- Shortcut keys designed for Mac, not iPad
- Doesn’t prop up beyond its default design
7. Typecase Touch
One of the most unique iPad keyboards available, the Typecase and Typecase Touch are inexpensive Magic Keyboard alternatives for the iPad. What helps make the keyboards stand out is a hinge that rotates 360-degrees, which makes for a near-infinite amount of view angles. The ten-color backlit keyboard adds three brightness modes. Battery life ensures you can run for up to 90 days without recharging. The standard keyboard layout includes a host of shortcut functions totaling up to 78 keys in all.
Additionally, it has a loop on the side to hold an Apple Pencil. Those who spend all day on their iPad may find the keyboard does not hold up to constant use. The backlighting on the keyboard is really only necessary if you’re a night owl typist.
- Unique hinge design
- Large number of viewing angles
- Shortcut keyboard row
- Backlit keys
- Must be extra cautious with hinge
- No separate protection for Apple Pencil
- Not always durable
8. Arteck iPad Pro Keyboard
Arteck’s iPad Pro for the 11” model (2018, 2020 and 2021 models) is a solid option for someone who just wants a keyboard and a basic leather case and doesn’t want to spend much. Two hours of charging will grant you up to 100 hours of uninterrupted use. The lower price point does mean trade-offs, including a clickier keyboard, Bluetooth connectivity, and no trackpad. The iPad can move to various viewing angles, thanks to 130º rotation, making it good for both a desk and in a lap. At one pound, it’s much more lightweight than most other keyboard options.
It’s cheap and won’t feel nearly as good as the Magic Keyboard or even the Logitech, but the Arteck is lightweight and does add some protection. That’s about as much as you need for this price. Still, it adds a two-year warranty, which is one more year than you get with Apple.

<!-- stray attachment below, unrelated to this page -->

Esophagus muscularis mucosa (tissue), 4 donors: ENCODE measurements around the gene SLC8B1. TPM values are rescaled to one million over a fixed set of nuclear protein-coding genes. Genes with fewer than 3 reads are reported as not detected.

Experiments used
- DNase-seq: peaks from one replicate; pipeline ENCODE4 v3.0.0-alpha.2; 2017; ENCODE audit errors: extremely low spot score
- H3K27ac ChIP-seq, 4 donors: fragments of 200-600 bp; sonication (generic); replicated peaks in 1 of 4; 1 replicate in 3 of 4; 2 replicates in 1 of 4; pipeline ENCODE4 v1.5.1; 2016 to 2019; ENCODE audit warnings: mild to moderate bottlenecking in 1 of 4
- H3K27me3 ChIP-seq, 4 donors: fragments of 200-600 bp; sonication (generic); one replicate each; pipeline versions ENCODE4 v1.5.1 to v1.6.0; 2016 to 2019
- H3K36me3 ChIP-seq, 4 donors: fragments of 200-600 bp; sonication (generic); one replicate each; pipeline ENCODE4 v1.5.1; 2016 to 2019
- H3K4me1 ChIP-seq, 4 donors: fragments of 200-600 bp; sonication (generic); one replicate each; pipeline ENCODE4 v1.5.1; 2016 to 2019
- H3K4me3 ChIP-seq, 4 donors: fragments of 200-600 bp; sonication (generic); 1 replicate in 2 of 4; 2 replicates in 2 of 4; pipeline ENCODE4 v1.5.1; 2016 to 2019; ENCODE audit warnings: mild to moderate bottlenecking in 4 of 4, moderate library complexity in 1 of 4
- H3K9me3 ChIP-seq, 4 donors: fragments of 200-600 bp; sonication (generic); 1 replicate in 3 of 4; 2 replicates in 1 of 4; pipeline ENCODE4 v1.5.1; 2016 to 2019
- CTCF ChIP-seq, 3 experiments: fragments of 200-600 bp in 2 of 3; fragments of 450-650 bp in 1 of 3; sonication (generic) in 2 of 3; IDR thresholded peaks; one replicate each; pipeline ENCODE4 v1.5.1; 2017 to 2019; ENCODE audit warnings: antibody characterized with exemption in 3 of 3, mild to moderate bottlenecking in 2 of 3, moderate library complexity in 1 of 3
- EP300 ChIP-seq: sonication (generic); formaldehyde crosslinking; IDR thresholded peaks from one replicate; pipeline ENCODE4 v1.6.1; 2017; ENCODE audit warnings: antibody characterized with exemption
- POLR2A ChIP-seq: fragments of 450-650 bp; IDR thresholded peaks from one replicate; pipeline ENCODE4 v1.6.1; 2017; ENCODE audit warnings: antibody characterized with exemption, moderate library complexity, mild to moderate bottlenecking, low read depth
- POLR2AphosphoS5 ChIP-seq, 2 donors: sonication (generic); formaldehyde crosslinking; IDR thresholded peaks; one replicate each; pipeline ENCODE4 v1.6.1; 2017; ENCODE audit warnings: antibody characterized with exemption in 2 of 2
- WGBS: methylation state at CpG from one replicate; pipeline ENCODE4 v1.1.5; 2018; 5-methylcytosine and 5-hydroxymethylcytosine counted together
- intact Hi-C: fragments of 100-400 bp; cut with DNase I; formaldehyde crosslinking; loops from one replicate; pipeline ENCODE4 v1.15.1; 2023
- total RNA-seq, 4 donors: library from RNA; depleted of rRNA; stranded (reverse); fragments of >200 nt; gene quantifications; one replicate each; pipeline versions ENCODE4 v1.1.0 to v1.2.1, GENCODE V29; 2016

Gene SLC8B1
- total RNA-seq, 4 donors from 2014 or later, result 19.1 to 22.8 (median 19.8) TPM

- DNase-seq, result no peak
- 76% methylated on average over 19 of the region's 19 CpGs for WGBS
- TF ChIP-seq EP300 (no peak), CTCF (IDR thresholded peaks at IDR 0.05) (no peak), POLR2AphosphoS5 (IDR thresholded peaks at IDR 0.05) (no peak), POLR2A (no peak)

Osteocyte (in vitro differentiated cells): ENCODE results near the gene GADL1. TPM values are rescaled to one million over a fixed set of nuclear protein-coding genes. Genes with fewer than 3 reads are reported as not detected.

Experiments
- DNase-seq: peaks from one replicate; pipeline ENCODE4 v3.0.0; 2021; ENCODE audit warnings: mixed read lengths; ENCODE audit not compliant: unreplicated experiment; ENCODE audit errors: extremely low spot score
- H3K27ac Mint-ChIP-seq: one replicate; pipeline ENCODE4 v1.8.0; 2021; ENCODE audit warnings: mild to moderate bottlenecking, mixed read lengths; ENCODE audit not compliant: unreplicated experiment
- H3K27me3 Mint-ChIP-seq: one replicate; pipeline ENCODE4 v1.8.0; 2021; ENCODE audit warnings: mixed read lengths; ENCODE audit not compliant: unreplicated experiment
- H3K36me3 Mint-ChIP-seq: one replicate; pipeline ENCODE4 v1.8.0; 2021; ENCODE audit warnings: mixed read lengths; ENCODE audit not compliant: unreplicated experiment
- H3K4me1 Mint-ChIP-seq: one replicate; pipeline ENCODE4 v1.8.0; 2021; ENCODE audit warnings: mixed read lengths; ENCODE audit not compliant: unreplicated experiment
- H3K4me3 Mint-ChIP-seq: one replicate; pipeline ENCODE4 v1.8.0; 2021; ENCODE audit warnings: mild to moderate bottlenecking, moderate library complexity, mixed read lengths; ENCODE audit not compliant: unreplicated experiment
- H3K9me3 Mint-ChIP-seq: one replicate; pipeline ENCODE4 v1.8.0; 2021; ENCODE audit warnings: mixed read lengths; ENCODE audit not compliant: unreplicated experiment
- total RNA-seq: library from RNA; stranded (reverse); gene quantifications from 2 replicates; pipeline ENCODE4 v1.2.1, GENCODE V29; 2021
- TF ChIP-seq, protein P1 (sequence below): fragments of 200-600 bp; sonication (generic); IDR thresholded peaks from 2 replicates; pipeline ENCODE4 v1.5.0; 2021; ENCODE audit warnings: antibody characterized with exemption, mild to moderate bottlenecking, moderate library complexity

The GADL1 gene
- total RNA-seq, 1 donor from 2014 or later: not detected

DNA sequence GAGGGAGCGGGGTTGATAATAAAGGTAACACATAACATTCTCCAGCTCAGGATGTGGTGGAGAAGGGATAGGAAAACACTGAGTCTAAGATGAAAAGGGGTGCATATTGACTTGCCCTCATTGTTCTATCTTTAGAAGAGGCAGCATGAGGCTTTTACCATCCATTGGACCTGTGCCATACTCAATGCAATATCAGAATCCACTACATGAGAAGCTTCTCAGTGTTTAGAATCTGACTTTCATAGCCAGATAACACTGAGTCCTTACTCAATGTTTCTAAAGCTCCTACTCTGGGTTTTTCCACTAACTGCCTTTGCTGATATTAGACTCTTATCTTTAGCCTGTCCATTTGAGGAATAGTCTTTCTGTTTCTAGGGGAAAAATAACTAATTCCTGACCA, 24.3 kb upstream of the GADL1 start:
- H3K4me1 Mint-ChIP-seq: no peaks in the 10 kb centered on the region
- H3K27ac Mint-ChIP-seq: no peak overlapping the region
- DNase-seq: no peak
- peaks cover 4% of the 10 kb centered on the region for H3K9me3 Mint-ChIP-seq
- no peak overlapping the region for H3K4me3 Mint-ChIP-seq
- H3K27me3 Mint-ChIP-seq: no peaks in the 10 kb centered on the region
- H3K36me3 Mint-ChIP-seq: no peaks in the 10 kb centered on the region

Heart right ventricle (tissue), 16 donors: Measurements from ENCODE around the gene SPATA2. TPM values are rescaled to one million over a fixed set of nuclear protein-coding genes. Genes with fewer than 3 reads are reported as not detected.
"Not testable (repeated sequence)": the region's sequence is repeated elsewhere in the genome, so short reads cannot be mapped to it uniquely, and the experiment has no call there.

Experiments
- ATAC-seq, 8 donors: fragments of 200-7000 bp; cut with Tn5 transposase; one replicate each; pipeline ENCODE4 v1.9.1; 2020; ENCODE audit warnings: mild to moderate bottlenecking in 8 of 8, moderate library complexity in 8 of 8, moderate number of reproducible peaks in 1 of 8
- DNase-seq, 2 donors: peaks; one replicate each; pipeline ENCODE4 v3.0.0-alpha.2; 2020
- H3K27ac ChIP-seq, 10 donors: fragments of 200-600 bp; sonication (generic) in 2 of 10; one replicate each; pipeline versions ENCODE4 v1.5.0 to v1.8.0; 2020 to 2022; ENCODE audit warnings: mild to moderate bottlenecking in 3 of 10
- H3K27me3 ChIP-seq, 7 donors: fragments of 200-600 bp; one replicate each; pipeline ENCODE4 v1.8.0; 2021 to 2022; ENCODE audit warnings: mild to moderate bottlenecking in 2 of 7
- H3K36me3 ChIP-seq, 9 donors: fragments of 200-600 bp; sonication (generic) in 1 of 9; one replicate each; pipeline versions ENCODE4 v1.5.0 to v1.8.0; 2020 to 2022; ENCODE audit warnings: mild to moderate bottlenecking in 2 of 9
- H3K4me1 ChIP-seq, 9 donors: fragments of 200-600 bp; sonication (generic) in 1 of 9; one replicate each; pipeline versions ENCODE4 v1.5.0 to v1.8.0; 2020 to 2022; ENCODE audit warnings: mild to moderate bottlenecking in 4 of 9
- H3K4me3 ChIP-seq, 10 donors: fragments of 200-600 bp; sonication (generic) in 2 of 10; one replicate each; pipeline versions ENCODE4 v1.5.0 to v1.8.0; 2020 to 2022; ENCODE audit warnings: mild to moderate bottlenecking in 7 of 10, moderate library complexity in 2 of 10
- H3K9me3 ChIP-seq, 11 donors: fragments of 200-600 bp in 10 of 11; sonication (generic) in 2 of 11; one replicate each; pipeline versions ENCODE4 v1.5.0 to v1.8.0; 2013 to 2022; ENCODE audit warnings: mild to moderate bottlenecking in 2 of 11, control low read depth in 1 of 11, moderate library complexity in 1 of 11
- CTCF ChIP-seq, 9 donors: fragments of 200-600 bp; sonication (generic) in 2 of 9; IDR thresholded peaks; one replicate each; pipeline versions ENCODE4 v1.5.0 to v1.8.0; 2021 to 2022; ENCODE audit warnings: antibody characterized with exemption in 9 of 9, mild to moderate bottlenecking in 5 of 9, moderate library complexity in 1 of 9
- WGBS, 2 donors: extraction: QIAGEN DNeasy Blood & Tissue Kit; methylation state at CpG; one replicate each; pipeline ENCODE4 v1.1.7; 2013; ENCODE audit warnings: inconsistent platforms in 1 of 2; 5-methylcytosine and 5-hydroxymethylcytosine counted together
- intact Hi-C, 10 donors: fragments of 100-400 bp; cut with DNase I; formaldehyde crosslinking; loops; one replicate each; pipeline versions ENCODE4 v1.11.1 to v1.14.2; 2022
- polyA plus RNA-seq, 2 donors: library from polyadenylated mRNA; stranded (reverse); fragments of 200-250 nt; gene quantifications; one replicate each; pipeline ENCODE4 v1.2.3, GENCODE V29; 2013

- Leather case adds some protection
- Solid viewing angles for viewing and writing
- Keyboard is good but not great
- No trackpad
Frequently Asked Questions
1. What is the best overall keyboard?
At the end of the day, the Magic Keyboard is the best option for most people. There is no question that it’s also the most expensive, but its keyboard/trackpad combination is best in class, and the USB-C passthrough is just hard to ignore. Logitech comes in a very close second.
2. Do you need a keyboard for your iPad?
Of course not. This is something someone should purchase only if they can identify the right use case. We can debate forever on whether the iPad can replace a computer, but for many people, most tasks can be completed on an iPad with a keyboard.
3. Do I need a keyboard case?
Definitely not. As noted above, keyboards like the Logitech K380 are really great options. There is something to be said about having both the keyboard and a case in a single package, which is definitely easier for portability. However, add a stand for your iPad to prop it up, and a standalone keyboard can make a fantastic computer-like experience.
At the end of the day, this list only represents a fraction of the available keyboard options for the iPad. Most of the really solid options these days focus more on the iPad Pro models and the iPad Air as well. That’s not to say keyboard options don’t exist for the regular iPad, but if you want a really good keyboard experience, it should be paired with one of Apple’s stronger iPad offerings.